That describes Snapshots pretty well. It is Sci-fi, but at the same time not. The sci-fi elements only come into play near the end and they don't directly drive the story. There are other elements that make it fit into Speculative Fiction. Cyc has a power and is stronger and faster than the average human. But he's not paranormal or supernatural.

I will admit that I was uncertain about using the term. After all, I had to Google it. But just because I hadn't heard the term often doesn't mean other readers haven't either. One thing is certain, when talking about Snapshots the thing I say the most is, "It's NOT paranormal."


My name is Cyclop Blaine and I am a real person. 

“You are mine.”  

I am a real person: heedless of a childhood spent under the supervision of an old man I only know as Master.

“You belong to me.” 

I am a real person: regardless of my teenage years bound by violence as the adoptive son of the Victory Street Gang's leader. 

“You will obey me.”  

I am a real person: despite the visions I see in others' eyes. Snapshots of their futures.      

“You will cower before me.”  

I am a real person: my life will be my own. I belong to no one.

“You. Are. MINE.” 

Available at:
Amazon UK
Barnes & Noble
Sony eBooks

Patricia Lynne never set out to become a writer. In fact, she never considered it an option during high school and college. She was more of an art and band geek. Some stories are meant to be told and now she can't stop writing. Patricia lives with her husband in Michigan, hopes one day to have what will resemble a small petting zoo and has a fondness for dying her hair the colors of the rainbow.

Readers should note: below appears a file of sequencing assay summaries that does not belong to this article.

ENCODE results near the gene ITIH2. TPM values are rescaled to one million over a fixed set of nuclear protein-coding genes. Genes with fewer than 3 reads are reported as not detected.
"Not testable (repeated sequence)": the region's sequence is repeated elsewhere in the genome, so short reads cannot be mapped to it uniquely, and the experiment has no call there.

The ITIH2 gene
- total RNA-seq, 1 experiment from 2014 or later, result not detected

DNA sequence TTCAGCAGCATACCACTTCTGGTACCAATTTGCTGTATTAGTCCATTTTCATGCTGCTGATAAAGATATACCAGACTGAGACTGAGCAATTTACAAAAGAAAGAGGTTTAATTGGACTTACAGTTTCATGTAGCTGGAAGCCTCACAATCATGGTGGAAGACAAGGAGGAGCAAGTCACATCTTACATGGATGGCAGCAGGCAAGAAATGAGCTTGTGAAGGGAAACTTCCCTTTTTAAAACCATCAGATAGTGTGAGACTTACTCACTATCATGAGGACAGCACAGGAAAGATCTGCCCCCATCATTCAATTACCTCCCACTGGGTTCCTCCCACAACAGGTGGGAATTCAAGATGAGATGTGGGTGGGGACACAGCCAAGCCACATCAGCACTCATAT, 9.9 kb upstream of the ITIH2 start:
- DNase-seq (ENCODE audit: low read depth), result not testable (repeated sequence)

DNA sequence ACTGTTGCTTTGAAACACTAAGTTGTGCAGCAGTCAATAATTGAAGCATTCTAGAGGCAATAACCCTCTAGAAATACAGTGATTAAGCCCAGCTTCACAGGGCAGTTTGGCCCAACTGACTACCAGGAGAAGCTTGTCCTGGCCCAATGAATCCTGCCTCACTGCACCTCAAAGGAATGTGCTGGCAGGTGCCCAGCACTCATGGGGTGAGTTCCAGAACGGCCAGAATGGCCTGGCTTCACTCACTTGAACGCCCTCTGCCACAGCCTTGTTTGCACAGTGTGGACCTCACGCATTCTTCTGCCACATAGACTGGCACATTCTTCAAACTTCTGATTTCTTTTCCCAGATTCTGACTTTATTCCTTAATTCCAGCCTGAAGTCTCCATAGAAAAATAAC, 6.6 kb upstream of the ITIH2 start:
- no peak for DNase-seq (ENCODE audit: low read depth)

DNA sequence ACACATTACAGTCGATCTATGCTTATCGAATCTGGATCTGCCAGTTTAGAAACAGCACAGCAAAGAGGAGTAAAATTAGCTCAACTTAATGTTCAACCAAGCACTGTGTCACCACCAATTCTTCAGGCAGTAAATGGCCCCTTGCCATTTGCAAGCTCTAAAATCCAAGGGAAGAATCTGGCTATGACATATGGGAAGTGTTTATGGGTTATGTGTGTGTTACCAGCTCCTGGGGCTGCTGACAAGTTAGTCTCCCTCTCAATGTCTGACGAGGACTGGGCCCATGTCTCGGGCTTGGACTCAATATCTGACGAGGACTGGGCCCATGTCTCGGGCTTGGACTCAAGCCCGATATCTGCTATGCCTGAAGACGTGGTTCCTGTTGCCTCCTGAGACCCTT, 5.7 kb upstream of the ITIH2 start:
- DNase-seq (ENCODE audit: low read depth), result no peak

Thursday, July 4, 2013

GrammatiCats: Pronouns With Comparisons

Hey, guys - and if I haven't said it yet, thanks so much for all your great suggestions for grammar posts.  Let's blow the dust off these kitties and get back to work!

My lovely assistant Willow will now help me select a letter from the mailbag.

...on second thought, let's pull one from the blog comments.

Matt Borgard writes:

"I don't really know the name for this, but proper subject/object usage of a pronoun at the end of a sentence.

'Erika is more tired than [him/he].'"

A terrific question, is it not?  This thorny problem has blown the minds of generations of writers.  (Maybe I shouldn't be amazed, though - Matt's never shied away from the tough stuff.  If you are a fan of sci-fi/fantasy, gaming, and/or the progressive politics of geek fandom at large, his blog is unmissable.  Check him out - and in the meantime, get those pinkies in the upright and locked position.)

Pinkie Rating: 4